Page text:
PMCCPMCCPMCC

Search tips
Search criteria 

Advanced

 
Logo of uegLink to Publisher's site
 
United European Gastroenterol J. 2016 December; 4(6): 762–769.
Published online 2016 January 8. doi:  10.1177/2050640615626052
PMCID: PMC5386226

Real-world Helicobacter pylori diagnosis in patients referred for esophagoduodenoscopy: The gap between guidelines and clinical practice

Abstract

Background and aims

Histopathology is the most accurate test to detect H. pylori when performed correctly with unknown validity in daily practice clinic settings. We aimed to determine the rate of potentially false-negative H. pylori results that might be due to continued use of proton pump inhibitors (PPIs) in routine endoscopy practice. We also aimed to establish whether gastroenterologists recommend routine cessation of PPIs before esophagogastroduodenoscopy (EGD) and whether they regularly document that biopsies for H. pylori testing have been taken while the patients are on PPI treatment.

Methods

Detailed information about three known factors (PPIs, antibiotics and prior H. pylori eradication treatment), which may cause histology or rapid urease test (RUT) to be unreliable, had been prospectively collected through interviews using a questionnaire before each test. Gastric biopsies were stained with H&E for histological analysis.

Results

A total of 409 individuals at three academic gastroenterology institutions were tested 200 times with histology. Fifty-six per cent (68 of 122) of all negative tests fell in the category of continuing PPI use, which had the potential to make the histology and RUT results unreliable.

Conclusions

These data demonstrate a clear and important gap between current guidelines and real-world practice with regards to the diagnosis of H. pylori during EGD. A negative histology or RUT should be considered false negative until potential protocol violations are excluded. Documentation of PPI use during the EGD should be an integral part of the EGD report. The current practice of taking biopsies for H. pylori testing in patients under PPIs should be reevaluated.

Keywords: Helicobacter pylori, proton pump inhibitor, esophagogastroduodenoscopy, histopathology, rapid urease test

Introduction

Proton pump inhibitors (PPIs) constitute one of the most significant medical breakthroughs in the treatment of acid-related disorders. They are highly effective in the symptomatic relief and treatment of peptic ulcer, gastro-oesophageal reflux disease (GERD), and as part of different combination therapies for Helicobacter pylori (H. pylori) eradication.1,2 Use of PPIs may cause false-negative results of the urea breath test (UBT), the stool antigen test (SAT), rapid urease test (RUT) and gastric histopathology or culture. This may be explained by a combination of marked gastric acid suppression36 and antimicrobial activity of these compounds against H. pylori.7 Direct inhibition of the bacterial urease activity8,9or formation of sulphides of benzimidazoles as demonstrated in culture media may be the reasons for this selective antibacterial effect.10 However, growth inhibition has also been reported in urease-negative H. pylori derivatives.11 In addition, in H pylori-positive patients, PPIs alter the distribution and shape of the bacteria,12,13 making the bacteria more difficult to detect.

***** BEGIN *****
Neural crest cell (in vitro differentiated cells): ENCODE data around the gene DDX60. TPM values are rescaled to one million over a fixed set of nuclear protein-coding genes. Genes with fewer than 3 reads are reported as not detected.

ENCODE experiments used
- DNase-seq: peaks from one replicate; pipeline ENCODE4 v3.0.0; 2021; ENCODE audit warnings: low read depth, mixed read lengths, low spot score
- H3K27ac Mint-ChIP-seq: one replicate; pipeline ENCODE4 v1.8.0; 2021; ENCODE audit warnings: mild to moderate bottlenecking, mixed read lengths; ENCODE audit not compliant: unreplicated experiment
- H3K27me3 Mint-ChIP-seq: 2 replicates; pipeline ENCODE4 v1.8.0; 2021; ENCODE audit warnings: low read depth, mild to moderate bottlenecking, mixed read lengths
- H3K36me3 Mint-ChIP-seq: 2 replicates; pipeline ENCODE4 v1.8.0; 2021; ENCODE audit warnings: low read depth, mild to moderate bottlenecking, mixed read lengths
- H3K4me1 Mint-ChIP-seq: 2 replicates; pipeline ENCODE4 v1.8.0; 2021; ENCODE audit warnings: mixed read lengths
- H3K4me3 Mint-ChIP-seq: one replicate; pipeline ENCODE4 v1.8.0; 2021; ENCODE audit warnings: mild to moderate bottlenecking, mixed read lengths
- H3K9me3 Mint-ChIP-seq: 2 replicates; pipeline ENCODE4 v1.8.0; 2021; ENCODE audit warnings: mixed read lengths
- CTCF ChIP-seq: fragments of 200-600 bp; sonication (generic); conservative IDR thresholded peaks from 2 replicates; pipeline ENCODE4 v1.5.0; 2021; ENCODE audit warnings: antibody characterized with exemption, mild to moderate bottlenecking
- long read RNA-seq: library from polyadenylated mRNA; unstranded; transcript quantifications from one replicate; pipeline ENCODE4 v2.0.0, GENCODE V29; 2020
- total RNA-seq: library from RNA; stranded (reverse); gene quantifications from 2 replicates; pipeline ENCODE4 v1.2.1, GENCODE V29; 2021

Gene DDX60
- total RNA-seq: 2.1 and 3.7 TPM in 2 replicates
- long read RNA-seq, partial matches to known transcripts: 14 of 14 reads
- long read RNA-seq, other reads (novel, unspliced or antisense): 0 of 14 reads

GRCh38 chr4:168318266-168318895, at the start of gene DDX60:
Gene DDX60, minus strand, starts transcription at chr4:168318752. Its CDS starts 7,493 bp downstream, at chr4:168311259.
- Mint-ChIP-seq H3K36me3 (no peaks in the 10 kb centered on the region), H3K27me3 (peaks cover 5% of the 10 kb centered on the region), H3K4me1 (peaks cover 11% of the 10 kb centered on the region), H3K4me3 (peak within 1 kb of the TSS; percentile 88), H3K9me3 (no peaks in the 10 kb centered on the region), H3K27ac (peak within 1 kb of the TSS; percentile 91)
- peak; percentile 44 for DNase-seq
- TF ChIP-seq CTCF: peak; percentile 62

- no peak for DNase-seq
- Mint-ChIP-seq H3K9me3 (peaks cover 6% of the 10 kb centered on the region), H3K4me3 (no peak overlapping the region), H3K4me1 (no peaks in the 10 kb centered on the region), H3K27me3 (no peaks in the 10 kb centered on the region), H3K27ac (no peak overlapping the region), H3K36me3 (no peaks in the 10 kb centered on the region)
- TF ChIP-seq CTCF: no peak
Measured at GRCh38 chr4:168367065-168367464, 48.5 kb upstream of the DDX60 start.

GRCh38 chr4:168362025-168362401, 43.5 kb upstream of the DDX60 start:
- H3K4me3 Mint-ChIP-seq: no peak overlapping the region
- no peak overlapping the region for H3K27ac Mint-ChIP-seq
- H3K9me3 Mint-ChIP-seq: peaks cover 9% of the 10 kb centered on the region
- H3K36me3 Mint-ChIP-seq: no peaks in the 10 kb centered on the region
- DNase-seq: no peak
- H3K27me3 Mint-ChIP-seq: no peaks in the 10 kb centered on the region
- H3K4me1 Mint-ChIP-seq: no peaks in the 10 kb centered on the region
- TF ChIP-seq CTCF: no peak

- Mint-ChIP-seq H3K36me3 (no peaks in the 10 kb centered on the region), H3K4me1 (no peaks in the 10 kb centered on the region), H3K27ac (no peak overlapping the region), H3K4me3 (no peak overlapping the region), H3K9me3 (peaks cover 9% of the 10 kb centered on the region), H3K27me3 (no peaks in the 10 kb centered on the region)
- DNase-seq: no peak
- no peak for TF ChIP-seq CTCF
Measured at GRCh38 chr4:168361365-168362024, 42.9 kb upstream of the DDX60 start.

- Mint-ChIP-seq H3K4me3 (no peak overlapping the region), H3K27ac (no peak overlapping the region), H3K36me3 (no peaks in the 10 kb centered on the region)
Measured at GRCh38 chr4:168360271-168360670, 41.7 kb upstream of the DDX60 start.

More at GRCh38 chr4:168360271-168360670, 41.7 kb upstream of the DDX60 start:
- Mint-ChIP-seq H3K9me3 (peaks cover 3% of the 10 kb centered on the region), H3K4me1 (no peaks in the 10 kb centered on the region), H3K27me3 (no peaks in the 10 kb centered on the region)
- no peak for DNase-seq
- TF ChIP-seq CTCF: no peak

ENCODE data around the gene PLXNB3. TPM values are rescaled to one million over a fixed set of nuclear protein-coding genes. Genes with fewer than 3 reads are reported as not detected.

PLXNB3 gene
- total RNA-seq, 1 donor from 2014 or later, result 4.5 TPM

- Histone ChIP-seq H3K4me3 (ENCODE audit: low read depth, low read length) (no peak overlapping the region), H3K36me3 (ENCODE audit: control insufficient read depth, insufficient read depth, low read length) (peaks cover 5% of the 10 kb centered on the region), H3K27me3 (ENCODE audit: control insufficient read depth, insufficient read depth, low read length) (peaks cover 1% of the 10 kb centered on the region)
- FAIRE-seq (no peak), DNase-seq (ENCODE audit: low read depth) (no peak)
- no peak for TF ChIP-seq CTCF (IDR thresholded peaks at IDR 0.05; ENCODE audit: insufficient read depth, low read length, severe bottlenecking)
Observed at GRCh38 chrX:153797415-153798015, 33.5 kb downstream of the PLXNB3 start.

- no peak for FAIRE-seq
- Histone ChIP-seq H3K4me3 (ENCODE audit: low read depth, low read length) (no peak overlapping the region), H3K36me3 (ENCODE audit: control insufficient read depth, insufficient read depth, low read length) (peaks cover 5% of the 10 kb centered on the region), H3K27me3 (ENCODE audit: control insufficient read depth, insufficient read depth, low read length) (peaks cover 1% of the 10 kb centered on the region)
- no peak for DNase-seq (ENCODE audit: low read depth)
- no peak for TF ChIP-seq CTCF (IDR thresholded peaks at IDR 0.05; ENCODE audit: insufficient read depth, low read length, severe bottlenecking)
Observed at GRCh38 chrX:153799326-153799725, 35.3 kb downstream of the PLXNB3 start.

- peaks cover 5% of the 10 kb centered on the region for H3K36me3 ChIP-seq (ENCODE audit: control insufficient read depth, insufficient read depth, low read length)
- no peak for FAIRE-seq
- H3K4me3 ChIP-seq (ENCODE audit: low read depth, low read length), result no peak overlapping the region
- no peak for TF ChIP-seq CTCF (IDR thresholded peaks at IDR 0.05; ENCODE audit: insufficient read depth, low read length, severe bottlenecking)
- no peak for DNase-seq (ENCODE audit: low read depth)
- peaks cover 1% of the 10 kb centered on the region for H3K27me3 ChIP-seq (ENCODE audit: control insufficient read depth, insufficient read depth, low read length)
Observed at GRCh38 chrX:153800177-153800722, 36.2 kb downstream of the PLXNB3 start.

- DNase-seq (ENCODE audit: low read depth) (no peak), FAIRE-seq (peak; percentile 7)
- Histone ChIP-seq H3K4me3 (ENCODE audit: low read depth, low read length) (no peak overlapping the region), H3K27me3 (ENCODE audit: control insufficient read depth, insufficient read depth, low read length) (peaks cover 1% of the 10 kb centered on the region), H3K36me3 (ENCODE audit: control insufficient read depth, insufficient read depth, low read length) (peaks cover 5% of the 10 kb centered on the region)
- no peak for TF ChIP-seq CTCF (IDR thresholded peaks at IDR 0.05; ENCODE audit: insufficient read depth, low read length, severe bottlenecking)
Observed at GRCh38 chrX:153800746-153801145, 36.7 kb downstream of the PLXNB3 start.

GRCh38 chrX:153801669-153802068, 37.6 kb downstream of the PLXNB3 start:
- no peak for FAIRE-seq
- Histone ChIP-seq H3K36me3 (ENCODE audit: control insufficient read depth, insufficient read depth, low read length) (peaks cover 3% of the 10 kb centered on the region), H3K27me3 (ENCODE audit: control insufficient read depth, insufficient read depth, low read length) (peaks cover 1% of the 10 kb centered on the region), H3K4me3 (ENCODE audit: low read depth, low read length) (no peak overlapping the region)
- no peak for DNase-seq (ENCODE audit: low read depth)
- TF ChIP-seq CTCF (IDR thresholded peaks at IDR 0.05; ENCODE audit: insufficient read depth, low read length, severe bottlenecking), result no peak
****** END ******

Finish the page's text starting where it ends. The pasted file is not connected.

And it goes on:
Previously published reports have described false-negative UBT rates of 10%–40% in patients using PPIs.14,15 PPIs can similarly influence SAT16,17 results, but some monoclonal antibody-based SATs that are currently available are not affected by PPIs.18,19 This may also be the case with biopsy-based tests (including culture, RUT and histology) although previous studies of this type have involved relatively few patients.7,20,21

According to the latest Maastricht IV Consensus Conference published by the European Helicobacter Study Group, Statement 4 declares that ‘In patients treated with PPIs: 1) if possible, PPI should be stopped for 2 weeks before testing by culture, histopathology, RUT, UBT or stool test’ (Evidence level: 1b; Grade of recommendation: A).22 The American Gastroenterological Association (AGA) and American College of Gastroenterology (ACG) also recommend discontinuing PPIs two weeks before endoscopy, and taking biopsies both from the body and antrum.23,24 The categorisation of H. pylori gastritis according to gastritis subsites together with the assessment of gastritis severity is also recommended by the Kyoto Global Consensus Report on H. pylori gastritis.25 These are critically important for identifying those patients who remain at high risk after H. pylori eradication.

Based on these studies, most centres currently recommend cessation of PPIs 7–14 days before H. pylori UBT testing. This allows the bacteria to repopulate in the stomach and the tests previously negative can once again become positive.

In the present study we prospectively evaluated the diagnosis of H. pylori in routine endoscopy practice and determined the rate of potentially false-negative results that might be due to continued use of PPIs before esophagogastroduodenoscopy (EGD). We aimed to establish whether gastroenterologists recommend routine cessation of PPIs before EGD and whether they regularly document that biopsies for H. pylori testing have been taken while the patients are on PPI treatment. Additionally we aimed to reveal independent causes that lead to high probability of EGD histology being false negative.

Materials and methods

Study population and sample size